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So the other night I was explaining my office set up to a guy and I said,

"it's just a bunch of attorneys and me." He said 'it's I' and you can figure it out by adding or omitting some of the sentence.....I know this holds true if I said "the girls and me are going for a walk" (of course it would be "the girls and I" because "me" isn't a subject and one wouldn't say "me is going for a walk") but I don't think it's the same. Is it?
Could you help??????

Thank you. I'm not too sure how to use this site, perhaps I'll look back tomorrow and see if there's an answer under the postings. Thanks.

!!Emotion: smile
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The preposition "of" takes "us, me, them" as its object:

EX: It's just a bunch of us who are going. (OK)
EX: It's just a bunch of us office guys who are going. (OK)
EX: It's just a bunch of attorneys and me who are going. (OK)

If you replace the phrase "attorneys and me" with "we", it renders the sentence ungrammatical:

EX: *It's just a bunch of we who are going.

That test tells us that "us, me" is the correct usage in that context.

All the best,
Comments  
Students: Are you brave enough to let our tutors analyse your pronunciation?
Here's what Longman says:

When you are speaking you usually use me, her, him, us, and them after "as", "than", and the verb "to be", and with "and" and "or" in a phrase that is the subject of a clause:
EX.: I'm not as pretty as her. | She's older than him. | It's them. | Tanya and me are off to Acapulco, or even Me and Tanya are off to Acapulco.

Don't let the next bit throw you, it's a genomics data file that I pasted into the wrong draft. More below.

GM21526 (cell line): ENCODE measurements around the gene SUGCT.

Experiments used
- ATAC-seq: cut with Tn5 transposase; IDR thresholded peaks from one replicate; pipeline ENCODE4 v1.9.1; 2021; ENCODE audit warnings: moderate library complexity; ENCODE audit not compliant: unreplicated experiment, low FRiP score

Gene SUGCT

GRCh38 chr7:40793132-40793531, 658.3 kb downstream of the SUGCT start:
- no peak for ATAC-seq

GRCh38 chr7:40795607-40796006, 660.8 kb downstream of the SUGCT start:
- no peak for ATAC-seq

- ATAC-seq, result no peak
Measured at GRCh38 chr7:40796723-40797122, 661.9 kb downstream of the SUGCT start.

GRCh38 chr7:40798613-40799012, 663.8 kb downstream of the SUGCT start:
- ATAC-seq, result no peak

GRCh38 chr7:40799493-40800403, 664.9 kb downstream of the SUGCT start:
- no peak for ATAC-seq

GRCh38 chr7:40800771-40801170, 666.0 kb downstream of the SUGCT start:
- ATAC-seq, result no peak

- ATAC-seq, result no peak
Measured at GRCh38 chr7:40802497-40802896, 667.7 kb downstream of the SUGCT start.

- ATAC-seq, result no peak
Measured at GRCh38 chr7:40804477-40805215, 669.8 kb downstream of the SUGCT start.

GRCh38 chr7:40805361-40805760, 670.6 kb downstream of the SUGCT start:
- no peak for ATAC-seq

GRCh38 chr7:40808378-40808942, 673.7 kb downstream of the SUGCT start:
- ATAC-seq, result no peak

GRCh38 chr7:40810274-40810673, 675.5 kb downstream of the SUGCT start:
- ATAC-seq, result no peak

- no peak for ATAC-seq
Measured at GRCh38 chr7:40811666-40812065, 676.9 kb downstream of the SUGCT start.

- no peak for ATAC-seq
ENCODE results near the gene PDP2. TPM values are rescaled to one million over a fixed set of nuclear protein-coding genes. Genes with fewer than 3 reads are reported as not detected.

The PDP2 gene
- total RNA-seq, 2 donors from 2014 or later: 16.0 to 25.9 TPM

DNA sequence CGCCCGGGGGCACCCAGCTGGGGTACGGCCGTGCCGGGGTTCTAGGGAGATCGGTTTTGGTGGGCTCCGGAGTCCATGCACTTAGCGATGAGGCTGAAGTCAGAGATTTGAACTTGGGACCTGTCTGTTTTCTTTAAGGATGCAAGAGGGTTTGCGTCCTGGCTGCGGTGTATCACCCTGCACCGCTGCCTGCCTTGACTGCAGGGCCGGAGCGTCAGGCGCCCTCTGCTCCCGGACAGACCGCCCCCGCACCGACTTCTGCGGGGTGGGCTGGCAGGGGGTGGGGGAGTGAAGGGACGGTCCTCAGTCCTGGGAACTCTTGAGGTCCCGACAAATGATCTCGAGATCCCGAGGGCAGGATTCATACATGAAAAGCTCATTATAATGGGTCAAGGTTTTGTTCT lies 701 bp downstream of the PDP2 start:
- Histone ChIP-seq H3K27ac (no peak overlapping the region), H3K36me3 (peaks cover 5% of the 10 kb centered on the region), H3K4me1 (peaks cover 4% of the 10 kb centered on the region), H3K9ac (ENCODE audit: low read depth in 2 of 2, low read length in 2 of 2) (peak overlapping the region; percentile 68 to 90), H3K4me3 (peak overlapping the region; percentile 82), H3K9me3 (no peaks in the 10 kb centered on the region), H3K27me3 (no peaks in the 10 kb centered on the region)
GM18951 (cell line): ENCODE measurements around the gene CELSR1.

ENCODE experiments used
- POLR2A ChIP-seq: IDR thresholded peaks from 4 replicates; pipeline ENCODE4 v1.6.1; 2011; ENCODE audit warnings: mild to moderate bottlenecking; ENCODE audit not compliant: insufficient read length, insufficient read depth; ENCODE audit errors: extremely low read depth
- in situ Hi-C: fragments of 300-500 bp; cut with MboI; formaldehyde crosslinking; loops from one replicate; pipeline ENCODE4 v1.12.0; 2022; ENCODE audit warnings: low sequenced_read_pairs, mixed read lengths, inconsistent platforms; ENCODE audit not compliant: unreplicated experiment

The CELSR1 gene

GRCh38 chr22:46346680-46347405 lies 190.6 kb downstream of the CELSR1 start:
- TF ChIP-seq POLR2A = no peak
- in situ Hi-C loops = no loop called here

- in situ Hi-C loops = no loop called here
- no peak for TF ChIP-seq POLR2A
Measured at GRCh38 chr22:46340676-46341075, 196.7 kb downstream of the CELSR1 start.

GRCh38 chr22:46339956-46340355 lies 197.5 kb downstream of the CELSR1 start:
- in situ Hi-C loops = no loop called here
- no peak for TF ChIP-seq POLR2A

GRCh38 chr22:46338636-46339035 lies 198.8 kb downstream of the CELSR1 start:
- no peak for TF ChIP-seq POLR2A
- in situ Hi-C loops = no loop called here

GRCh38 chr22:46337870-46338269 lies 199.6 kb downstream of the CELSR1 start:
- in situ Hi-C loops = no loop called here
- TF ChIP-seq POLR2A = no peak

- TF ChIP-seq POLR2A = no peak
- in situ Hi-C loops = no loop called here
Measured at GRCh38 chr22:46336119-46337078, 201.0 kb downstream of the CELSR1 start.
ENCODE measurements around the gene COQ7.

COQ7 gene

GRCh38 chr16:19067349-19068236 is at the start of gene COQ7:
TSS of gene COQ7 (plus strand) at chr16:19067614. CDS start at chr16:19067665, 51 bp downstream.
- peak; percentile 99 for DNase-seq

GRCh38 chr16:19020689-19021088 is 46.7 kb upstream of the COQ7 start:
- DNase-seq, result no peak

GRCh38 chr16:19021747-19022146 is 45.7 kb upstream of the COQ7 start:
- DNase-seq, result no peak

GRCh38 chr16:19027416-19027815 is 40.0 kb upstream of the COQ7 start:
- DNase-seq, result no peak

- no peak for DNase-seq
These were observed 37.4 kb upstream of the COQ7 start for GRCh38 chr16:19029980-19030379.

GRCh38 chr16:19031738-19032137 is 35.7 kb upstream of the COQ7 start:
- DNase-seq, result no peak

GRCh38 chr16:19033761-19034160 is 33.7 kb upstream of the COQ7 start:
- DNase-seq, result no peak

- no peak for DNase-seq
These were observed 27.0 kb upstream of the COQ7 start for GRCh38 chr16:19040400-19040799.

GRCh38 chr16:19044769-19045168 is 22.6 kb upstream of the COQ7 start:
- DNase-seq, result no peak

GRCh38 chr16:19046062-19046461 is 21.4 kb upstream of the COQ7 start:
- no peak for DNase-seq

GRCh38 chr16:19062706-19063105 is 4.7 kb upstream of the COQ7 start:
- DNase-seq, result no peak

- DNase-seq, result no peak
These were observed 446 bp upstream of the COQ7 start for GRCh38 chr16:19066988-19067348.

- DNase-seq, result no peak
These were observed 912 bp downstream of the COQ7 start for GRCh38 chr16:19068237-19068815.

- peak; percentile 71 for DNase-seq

In very formal or old-fashioned writing you may see I, she, he, we and they used instead:
EX.: None was as rich as he. You may also hear this in spoken English, but it often sounds much too formal or pompous.

So your sentence was perfect. It meets two of the requirements: it uses "and" (a bunch of attorneys AND me) and it follow the verb "to be" (It's just...) - and it was spoken. "The girls AND me" will also be OK if spoken.
What troubles your intuition, I believe, is that objective pronouns are much more common after "to be" than after "and". But in spoken English, the dictionary says you can use them. So says my ESL intuition too.
Excellent find, Miche.

Longman, though, is not really prescribing we use 'me' as the subject (e.g., Tanya and me are off to Acapulco) or that using "me" in that context is grammatical. Longman is describing what speakers do. There are reasons for that distribution, which Longman apparently doesn't go into. "Tanya and me. . . . " is speaker friendly, but nontheless ungrammatical, and so it doesn't support the grammaticality of "attorneys and me", which as you noted, and I agree, is 'perfect'. It's perfect because it's grammatical: it follows the rules of English grammar. 'me' is the object of a preposition.

EX . . . of attorneys and me.

All the best,

P.S. I loved your post on distributive and unit nouns (re: police). Thanks for that. SMILE